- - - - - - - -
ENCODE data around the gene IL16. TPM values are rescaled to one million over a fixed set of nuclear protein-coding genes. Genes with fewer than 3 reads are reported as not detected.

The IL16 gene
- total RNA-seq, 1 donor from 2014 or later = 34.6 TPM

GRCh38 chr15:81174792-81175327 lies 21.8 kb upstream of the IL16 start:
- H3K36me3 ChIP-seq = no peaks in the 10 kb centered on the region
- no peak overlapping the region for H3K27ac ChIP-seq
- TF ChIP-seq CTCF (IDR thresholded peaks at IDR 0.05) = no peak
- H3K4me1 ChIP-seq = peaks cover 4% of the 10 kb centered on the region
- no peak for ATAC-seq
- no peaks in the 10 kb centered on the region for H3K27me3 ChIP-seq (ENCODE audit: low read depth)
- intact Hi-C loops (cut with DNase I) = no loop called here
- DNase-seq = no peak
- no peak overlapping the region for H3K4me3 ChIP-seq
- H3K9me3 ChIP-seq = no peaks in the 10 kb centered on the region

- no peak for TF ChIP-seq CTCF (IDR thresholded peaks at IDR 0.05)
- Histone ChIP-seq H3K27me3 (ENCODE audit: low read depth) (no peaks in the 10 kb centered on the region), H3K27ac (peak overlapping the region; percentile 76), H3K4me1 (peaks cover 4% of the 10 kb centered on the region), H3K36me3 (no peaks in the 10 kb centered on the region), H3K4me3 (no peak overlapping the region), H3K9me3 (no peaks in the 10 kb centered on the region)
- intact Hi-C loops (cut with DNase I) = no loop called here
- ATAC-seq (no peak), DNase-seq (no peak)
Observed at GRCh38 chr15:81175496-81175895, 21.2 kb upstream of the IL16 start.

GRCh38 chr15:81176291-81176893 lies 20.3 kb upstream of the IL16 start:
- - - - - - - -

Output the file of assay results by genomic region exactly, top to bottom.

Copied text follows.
ENCODE data around the gene IL16. TPM values are rescaled to one million over a fixed set of nuclear protein-coding genes. Genes with fewer than 3 reads are reported as not detected.

The IL16 gene
- total RNA-seq, 1 donor from 2014 or later = 34.6 TPM

GRCh38 chr15:81174792-81175327 lies 21.8 kb upstream of the IL16 start:
- H3K36me3 ChIP-seq = no peaks in the 10 kb centered on the region
- no peak overlapping the region for H3K27ac ChIP-seq
- TF ChIP-seq CTCF (IDR thresholded peaks at IDR 0.05) = no peak
- H3K4me1 ChIP-seq = peaks cover 4% of the 10 kb centered on the region
- no peak for ATAC-seq
- no peaks in the 10 kb centered on the region for H3K27me3 ChIP-seq (ENCODE audit: low read depth)
- intact Hi-C loops (cut with DNase I) = no loop called here
- DNase-seq = no peak
- no peak overlapping the region for H3K4me3 ChIP-seq
- H3K9me3 ChIP-seq = no peaks in the 10 kb centered on the region

- no peak for TF ChIP-seq CTCF (IDR thresholded peaks at IDR 0.05)
- Histone ChIP-seq H3K27me3 (ENCODE audit: low read depth) (no peaks in the 10 kb centered on the region), H3K27ac (peak overlapping the region; percentile 76), H3K4me1 (peaks cover 4% of the 10 kb centered on the region), H3K36me3 (no peaks in the 10 kb centered on the region), H3K4me3 (no peak overlapping the region), H3K9me3 (no peaks in the 10 kb centered on the region)
- intact Hi-C loops (cut with DNase I) = no loop called here
- ATAC-seq (no peak), DNase-seq (no peak)
Observed at GRCh38 chr15:81175496-81175895, 21.2 kb upstream of the IL16 start.

GRCh38 chr15:81176291-81176893 lies 20.3 kb upstream of the IL16 start: